February 21, 2011

Review: Amer (2010)

*Limited and Foreign lease in 2009/2010, American DVD 2011.

I think it's fair to say that Amer is a divisive film. On one hand, lovers of film will bask in its stylish glory, because this movie oozes visual pleasure like few others I've seen. Giallo lovers will also be like a cat in heat with Amer, as it absolutely takes Horror fans back to the Gialli favorites of decades gone by, with its music, pacing, color pallet, and not so subtle nuance. Some of it even reminded me of old school Argento.

On the other hand, I can absolutely see how the average film-goer will take issue with its meandering and metaphor-riddled plot, the utter lack of dialogue throughout most of its running time, and the nagging feeling that they just watched a pretentious Art House movie that really didn't accomplish anything. So which is it? Brilliant or pretentious? Well, it's both.

Brilliantly pretentious.
Put simply, Amer is the story of girl/teen/woman named Ana, which is divided into three parts; the first shows Ana as a child, the second shows her as a teen, and the final section shows her as an adult.

 In the first part of the movie, Ana is a little girl living in a big creepy mansion with her parents and grandparents. Her grandfather dies, her mom is a bit of a bitch, and her dad just wants to get laid. The best part of this section of the film is the shadowy figure in black. Graziella, whom I'm guessing is her grandmother; she lives in the room next door to Ana and appears to be a witch. She peeps through keyholes at Ana, put salt under her bed, and follows her around the house, shrouded in black lace, and basically terrifying the living shit out of her. Ana is obviously a disturbed little kid, with a creepy family. 

Don't go up there. You know what Mommy and Daddy are doing...
In the second part of the film, a teenage Ana and her mom walk to the store. Everyone stares at them either like they're a couple of whores, or like they're making rape plans for both of them in their minds.

In the final part of the movie, Ana is a grown woman, returning to her childhood home, which now stands dilapidated and abandoned. A shadowy figure is waiting for her... in the shadows... to follow her around like her own shadow. Shadow, shadow shadow... it had to be done. Things get bloody as Ana does her best to evade her tormentor, but is forced to confront them in a stunning climax of... well, there really wasn't much of a climax.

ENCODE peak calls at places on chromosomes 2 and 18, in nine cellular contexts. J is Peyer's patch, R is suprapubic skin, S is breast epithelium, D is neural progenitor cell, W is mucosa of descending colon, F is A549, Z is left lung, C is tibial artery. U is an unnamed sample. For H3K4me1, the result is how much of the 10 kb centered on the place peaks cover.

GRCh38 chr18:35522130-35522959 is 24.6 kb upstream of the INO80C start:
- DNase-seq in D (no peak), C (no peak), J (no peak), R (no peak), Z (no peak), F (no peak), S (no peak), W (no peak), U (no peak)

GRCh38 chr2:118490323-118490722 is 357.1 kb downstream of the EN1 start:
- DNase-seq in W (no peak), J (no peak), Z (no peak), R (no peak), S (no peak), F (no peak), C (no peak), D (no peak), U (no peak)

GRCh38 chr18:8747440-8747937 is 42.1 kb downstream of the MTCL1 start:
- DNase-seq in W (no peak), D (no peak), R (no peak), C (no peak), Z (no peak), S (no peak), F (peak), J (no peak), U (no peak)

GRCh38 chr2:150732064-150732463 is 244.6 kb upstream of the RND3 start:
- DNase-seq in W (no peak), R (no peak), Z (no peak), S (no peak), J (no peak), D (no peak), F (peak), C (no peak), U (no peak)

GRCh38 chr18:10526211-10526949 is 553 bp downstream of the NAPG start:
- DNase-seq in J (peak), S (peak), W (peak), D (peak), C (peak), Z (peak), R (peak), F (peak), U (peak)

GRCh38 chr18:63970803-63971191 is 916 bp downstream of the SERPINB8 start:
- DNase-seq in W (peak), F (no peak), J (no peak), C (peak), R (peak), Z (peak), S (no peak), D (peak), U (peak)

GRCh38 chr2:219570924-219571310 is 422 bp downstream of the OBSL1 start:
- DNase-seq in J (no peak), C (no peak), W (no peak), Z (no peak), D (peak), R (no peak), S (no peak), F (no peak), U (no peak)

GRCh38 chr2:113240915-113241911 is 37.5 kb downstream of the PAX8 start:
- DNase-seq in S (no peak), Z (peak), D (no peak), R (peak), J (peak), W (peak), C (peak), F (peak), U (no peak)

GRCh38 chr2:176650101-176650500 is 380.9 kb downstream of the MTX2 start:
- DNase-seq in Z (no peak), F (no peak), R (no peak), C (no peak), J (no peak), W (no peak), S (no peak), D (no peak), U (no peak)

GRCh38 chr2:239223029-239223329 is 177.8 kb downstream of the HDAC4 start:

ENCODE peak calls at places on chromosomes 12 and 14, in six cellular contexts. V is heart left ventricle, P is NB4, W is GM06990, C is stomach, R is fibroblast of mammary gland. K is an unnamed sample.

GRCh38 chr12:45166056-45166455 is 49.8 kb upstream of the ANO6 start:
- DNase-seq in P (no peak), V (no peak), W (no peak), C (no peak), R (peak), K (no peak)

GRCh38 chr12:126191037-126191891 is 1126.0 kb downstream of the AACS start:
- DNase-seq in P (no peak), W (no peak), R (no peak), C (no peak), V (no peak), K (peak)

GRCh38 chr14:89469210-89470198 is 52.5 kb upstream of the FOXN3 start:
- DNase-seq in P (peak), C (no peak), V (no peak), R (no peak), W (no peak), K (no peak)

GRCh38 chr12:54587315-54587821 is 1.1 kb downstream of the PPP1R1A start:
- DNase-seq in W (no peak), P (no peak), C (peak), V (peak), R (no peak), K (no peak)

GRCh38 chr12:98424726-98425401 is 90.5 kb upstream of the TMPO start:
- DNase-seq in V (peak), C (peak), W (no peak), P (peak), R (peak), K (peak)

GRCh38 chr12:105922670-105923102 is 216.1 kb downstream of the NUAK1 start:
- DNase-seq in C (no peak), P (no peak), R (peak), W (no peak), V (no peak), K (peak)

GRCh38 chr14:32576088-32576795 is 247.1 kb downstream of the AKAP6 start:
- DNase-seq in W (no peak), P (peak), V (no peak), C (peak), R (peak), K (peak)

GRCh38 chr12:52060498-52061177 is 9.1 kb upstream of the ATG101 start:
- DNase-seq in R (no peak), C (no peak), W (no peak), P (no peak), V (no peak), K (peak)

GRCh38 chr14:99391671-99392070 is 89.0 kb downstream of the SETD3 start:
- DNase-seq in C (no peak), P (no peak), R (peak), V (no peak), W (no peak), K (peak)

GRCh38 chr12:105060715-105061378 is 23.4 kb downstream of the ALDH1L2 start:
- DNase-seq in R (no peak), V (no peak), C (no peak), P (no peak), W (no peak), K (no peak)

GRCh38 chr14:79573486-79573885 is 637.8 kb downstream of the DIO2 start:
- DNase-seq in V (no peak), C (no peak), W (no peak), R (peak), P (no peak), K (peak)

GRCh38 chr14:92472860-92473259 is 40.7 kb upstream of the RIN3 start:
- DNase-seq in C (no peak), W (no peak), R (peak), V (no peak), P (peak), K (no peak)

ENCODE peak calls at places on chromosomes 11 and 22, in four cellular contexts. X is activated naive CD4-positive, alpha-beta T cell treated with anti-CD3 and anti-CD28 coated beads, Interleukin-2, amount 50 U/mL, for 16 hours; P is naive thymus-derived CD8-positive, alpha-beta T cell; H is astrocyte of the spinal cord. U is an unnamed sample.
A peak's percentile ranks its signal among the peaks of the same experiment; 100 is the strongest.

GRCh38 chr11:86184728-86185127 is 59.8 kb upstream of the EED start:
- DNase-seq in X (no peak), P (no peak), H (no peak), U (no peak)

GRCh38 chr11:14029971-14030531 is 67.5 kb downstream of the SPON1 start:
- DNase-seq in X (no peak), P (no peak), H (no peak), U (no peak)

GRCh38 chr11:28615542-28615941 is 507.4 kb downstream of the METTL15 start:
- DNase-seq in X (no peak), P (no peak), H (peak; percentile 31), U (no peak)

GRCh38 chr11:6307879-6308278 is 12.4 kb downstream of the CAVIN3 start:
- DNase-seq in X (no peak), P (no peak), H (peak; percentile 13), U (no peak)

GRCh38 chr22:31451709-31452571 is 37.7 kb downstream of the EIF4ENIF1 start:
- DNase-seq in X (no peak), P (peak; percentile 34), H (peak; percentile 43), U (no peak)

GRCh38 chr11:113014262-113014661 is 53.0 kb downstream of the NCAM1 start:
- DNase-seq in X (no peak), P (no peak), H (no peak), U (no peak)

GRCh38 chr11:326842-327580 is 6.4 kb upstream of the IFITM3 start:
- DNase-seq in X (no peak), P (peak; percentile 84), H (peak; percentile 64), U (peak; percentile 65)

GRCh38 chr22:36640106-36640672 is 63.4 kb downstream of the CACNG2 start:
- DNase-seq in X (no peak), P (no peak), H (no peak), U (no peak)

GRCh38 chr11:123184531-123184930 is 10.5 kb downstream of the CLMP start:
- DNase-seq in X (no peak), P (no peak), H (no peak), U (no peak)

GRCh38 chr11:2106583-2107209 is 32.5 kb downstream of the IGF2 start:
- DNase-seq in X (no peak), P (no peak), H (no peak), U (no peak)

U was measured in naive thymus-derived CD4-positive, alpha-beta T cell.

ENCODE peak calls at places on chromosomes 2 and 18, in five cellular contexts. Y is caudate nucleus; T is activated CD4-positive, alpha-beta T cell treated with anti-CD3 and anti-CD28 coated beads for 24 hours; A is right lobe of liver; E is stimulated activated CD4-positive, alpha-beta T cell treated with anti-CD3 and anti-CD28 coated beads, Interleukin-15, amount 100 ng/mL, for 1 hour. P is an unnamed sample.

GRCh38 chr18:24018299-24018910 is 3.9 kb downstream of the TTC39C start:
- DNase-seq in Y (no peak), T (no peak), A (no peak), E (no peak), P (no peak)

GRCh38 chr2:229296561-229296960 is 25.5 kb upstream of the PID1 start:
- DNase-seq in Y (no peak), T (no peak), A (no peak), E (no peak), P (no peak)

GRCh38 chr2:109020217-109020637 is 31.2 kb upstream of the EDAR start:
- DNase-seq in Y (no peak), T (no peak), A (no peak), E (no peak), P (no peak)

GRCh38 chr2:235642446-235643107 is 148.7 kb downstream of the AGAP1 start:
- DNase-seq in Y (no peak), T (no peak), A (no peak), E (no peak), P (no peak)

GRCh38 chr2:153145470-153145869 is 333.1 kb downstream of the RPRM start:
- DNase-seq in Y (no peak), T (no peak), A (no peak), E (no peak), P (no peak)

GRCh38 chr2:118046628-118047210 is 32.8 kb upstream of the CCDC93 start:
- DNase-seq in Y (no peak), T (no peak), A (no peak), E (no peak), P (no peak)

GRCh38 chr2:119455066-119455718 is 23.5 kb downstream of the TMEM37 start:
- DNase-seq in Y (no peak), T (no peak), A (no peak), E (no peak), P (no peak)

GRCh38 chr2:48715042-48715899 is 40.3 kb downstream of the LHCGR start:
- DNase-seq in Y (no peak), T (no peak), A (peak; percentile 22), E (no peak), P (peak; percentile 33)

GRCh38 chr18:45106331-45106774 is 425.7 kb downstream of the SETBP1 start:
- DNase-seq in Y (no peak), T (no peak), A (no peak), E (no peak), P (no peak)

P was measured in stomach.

Methinks Ana's shadowy assailant want to unbutton that shirt.
Amer is a gorgeous film. It's a visual and aural work of art in many ways. In spots, it's tense and creepy. In other spots, it's erotic and dreamlike. Oh yeah, I forgot to mention the whole erotic thing... Amer is basically a movie about a woman coming to terms with sexuality, at three different stages of her life. As a child, she learns to associate fear with sex. As a teen, she learns the power she has over men, and isn't sure if she likes it or it terrifies her. As an adult, I'm pretty sure she's a whore, but they never really make that clear.  

Those are not the lips of an innocent girl!
Amer is also slowly paced and it meanders an awful lot. The "plot" doesn't ever really go anywhere, rather it just kind of happens and gives you glimpses of different things. There's very little dialogue throughout the entire movie, which some may love and some may hate. Amer also suffers from a bit of style over substance, which is fine, but in the end it left me feeling a little bit confused and empty. Wanton even.

Green is the color of sex?
It also bears mentioning that this movie has about 537 closeup shots of eyes; you know that we do a monthly feature here at THC about Eyes from Horror flicks, so we loved it, but damn... there were a TON! It has some good blood and gore, but very little of it and almost near the end. It's creepy, but really only in the first part, and somewhat in the final section. It delivers a strong message about sexuality and how events in our life can shape our lust and desire, at least that's what I took away from it.

To me, the whole thing felt more like an exercise in visual bliss more so than a narrative driven film.

Never a good idea.
For lovers of Film, not people that like movies, Amer may be a little slice of Heaven. For people who prefer their movies to have straight-forward narratives -or any narrative at all, for that matter- this may be an exercise in frustration. I say see it anyway, because it was at the very least, interesting and different, and maybe it will make you feel deep nd artsy for a little while.



With Amer, the eyes definitely have it.

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